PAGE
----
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A Look At Hollywood’s Recipe For Environmental Disaster Movies

thedayaftertomorrow2004 For decades the synopsis has been pretty much the same when Hollywood tangles with the environment. In some cases, the Earth looks like it has been run over by army of ATVs. In other cases it appears to have been mauled by a disaster of the screenwriter’s choosing—earthquakes, fires, hurricanes, tornadoes, tsunamis and by global warming.

A 2007 New York Times headline put it most succinctly: “On Screens Soon, Abused Earth Gets Revenge.”

You leave the Cineplex with ears ringing and confidence shaken, wondering when environmental judgment day will arrive. Or you leave it singing “it’s the end of the world, as we know, and I feel fine.”

At Dialogue Earth we occasionally delve into how pop culture intersects with perplexing problems such as climate change, energy policy and pollution. (See our recent post on a rap song defense of climate scientists.)

What we observe in the film industry is remarkably similar treatments to remarkably difficult problems.

So how to you make a film such as The Day After Tomorrow, 2012, Jurassic Park, The Happening, Avatar, Transformers, Creature From the Black Lagoon, Children of Man or The Road and…(for a good list see this one)? Let’s look at the elements.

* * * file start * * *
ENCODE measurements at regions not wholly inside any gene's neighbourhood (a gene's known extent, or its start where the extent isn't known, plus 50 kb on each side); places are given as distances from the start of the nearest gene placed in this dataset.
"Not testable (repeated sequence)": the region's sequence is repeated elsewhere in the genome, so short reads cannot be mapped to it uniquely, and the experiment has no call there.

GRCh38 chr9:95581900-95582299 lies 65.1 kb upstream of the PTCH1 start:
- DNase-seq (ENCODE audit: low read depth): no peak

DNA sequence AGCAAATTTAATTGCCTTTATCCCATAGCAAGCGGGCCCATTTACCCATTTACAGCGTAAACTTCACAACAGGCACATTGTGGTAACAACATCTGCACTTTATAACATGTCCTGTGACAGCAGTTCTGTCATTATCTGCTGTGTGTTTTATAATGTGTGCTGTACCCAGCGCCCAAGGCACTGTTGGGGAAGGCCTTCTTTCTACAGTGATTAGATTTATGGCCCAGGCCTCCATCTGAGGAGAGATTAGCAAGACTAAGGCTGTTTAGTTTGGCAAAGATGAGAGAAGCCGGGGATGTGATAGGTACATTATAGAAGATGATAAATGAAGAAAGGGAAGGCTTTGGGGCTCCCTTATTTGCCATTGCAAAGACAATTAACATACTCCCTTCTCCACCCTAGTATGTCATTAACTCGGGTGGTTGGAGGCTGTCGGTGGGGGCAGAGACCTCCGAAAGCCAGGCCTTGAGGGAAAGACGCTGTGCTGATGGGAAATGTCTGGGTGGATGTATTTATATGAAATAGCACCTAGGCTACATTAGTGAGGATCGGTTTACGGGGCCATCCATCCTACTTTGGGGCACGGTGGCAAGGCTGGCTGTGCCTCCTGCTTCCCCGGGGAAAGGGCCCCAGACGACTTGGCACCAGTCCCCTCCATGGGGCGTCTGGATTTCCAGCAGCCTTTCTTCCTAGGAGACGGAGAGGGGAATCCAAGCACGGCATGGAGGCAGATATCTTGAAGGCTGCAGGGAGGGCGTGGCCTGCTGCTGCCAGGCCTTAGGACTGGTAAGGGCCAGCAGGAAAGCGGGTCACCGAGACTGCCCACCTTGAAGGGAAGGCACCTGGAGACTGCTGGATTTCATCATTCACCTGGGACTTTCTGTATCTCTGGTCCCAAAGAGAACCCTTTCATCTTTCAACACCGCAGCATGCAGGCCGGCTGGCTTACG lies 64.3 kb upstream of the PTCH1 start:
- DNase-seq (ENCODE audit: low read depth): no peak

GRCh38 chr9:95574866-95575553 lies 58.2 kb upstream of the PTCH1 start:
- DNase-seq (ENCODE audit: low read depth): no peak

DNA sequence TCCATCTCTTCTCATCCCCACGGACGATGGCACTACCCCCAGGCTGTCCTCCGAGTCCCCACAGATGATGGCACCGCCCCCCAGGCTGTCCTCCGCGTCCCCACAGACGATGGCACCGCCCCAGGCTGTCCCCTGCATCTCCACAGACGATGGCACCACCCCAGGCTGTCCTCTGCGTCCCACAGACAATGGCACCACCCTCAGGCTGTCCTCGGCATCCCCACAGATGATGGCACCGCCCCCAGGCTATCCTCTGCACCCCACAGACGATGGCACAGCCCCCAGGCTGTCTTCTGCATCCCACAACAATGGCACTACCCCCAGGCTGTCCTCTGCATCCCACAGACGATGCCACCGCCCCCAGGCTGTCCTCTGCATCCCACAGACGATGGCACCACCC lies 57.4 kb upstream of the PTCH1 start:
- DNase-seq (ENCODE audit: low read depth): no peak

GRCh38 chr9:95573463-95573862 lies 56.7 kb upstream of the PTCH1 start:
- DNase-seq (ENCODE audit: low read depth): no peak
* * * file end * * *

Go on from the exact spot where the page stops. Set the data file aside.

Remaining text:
The plot: Something bad happens to the Earth, namely earthquakes, meteors, volcanoes, global warming or climate change. And let’s not forget chemical and nuclear disasters, as well as epidemics. The standard damsel-in-distress plotline works particularly well, with the Earth starring as the damsel with an environment in distress.

Heroes: Scientists—generally a handful of them, and they tend to be handsome and beautiful. Activists, journalists and lawyers tend to fare well. Although it’s not an absolute rule, one should be played by Sigourney Weaver. Ironically, the American public tends not to love journalists, attorneys or scientists—until the world is at stake.

Villains: Politicians, other planets, comets, the government, evil scientists, mankind, really evil bad guys and the bad weather.

Strengths: Even awful disaster films tend to have good special effects. Rarely is the acting great, but when you’re assigned the task of saving the world you’re mainly going to be shouting lines, grimacing and looking fearful.

Weaknesses: Tin-eared and foreboding dialogue, speechified lines and wildly incorrect or untested scientific information. As critic Benjamin Chadwick pointed out in an essay on the best and worst “green” movies, all of them have the same theme: Fear nature.

It’s probably too much to ask for a more nuanced view of the environment and nature. Sure, you can get that on PBS, the National Geographic Channel and other outlets, but that kind of sensitive, thoughtful storytelling just doesn’t seem to cut it in today’s Cineplex.

This summer two more films will give a go at the environment—Rise of Planet of the Apes (genetic engineering brings about a war) and Lars Von Trier’s Melancholia. Look for Von Trier’s tale of a planet colliding with Earth, and its impact on two sisters, as perhaps inviting a more personal study of disaster and the environment.

Maybe there’s hope after all for the Earth. We’ll see.

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